In some cases, renting farmland is better than owning. For example, you might not want to buy farmland if you only want to farm a very small amount or if you aren't sure you want to transition into the farming industry. Of course, to rent farmland, you first have to find agricultural land available through rental contracts. The easiest way to do this is to network in your community, but local organizations, government agencies and websites also help.
Contact local farmers in your region and ask if they have land they would be willing to rent. A great way to connect is to go to local farmer's markets and school and community 4-H programs, although you also can get information through other local farmer's and agricultural associations. Farmers with families may be more willing to rent, as it means stable income with less work.
Talk to professionals in your area that are related to real estate and agriculture. These include but are not limited to insurance representatives, real estate agents, co-op operators, farm equipment repairers and suppliers, lenders such as banks and appraisers. Ask them if they know of anyone who would be willing to rent to you.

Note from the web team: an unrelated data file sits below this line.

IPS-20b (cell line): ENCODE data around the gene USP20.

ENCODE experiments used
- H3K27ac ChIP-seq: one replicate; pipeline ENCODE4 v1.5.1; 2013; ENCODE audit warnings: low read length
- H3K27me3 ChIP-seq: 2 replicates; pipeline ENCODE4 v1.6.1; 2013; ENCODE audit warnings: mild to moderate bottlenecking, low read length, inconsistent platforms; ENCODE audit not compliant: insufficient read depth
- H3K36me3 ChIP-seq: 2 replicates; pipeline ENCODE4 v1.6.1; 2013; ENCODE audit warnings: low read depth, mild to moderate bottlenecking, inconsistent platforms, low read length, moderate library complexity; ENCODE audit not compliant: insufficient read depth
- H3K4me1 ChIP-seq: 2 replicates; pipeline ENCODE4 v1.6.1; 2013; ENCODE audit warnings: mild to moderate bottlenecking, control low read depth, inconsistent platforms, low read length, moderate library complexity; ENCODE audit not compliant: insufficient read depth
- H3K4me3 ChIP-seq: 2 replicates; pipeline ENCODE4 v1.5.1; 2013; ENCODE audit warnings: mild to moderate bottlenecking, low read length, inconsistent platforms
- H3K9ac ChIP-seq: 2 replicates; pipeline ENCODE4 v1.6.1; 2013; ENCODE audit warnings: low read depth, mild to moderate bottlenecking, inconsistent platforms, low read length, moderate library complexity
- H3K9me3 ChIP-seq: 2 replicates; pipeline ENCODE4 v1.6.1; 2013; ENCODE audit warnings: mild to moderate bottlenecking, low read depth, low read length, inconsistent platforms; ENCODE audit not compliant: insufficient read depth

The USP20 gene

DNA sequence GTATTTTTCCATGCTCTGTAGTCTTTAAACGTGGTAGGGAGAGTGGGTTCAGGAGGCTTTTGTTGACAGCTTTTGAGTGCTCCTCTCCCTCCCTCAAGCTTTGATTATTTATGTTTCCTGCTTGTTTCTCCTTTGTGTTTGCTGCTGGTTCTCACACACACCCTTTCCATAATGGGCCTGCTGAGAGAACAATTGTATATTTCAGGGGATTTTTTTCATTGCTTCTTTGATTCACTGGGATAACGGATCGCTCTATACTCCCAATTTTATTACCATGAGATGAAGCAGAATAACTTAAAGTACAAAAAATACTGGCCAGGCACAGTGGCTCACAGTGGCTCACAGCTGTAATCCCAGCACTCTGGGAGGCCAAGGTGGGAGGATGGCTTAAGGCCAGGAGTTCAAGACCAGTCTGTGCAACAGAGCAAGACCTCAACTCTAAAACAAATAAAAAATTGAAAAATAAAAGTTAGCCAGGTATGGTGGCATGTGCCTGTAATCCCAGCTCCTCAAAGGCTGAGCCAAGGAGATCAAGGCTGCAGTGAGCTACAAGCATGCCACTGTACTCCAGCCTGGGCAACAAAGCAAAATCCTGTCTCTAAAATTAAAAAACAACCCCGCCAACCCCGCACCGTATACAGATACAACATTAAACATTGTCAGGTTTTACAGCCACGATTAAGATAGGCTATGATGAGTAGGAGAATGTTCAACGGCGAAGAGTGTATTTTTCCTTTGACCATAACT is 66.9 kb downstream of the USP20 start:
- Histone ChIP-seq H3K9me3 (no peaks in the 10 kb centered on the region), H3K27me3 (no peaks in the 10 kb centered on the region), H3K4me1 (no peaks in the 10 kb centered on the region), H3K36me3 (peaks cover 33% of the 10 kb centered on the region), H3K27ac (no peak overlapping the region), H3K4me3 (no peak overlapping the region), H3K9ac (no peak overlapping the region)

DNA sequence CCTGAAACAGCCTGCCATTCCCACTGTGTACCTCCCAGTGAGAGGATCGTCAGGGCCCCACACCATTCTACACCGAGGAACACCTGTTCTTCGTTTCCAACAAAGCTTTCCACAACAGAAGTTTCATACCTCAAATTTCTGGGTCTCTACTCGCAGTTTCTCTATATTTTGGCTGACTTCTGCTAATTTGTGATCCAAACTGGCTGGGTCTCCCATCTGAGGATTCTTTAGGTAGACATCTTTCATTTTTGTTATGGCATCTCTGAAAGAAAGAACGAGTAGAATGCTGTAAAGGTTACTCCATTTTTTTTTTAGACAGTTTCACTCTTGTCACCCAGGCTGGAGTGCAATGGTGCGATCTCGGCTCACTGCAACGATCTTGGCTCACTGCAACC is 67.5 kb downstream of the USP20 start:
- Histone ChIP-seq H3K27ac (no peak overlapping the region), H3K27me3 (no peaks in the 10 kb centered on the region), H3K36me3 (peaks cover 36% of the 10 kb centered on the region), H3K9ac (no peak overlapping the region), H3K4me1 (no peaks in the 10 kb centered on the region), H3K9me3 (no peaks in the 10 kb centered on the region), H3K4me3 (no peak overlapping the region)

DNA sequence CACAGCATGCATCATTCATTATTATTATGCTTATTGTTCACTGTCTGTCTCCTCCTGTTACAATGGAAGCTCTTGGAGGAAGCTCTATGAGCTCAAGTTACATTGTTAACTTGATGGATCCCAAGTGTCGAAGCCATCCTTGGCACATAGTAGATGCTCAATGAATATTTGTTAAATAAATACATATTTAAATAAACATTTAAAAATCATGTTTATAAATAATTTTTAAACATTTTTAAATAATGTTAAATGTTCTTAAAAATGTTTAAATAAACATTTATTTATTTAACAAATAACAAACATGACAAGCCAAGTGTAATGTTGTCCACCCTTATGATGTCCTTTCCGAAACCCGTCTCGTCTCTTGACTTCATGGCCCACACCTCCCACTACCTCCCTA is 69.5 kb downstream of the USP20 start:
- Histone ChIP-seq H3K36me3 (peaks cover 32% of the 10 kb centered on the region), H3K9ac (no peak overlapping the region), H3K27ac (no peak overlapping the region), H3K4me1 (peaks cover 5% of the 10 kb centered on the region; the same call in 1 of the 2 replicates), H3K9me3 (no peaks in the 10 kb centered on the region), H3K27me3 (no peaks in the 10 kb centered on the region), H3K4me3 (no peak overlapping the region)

Investigate postings on websites that list land available for rent (see Resources). Some websites allow you to submit a post indicating your desire to rent. There also are programs through the International Farm Transition Network that link farmers with renters, as found on Beginningfarmers.org.
Place an advertisement in your local newspaper saying you need farmland to rent, or look through the classifieds to find rental offers from farmers.
Go to your local courthouse. Look through public records related to real estate. These records can tell you property lines and ownership, which gives you a good idea of what farmland is in your area. The probate court also can help, as it has information about land that might be coming up in estate auctions or that is transferring to someone who would rent to you. Many heirs consider rental if they want to keep the farmland but know they can't afford to farm it themselves.
Check your local chamber of commerce. The chamber often has listings of businesses and nonprofits. Some of these may be farm-related, so you may get an idea of different businesses that have land available.
Look on your state's website for unclaimed property and auctions. Even though you aren't looking to buy, awareness of these properties and auctions gives you some information about who to approach with a rental proposal.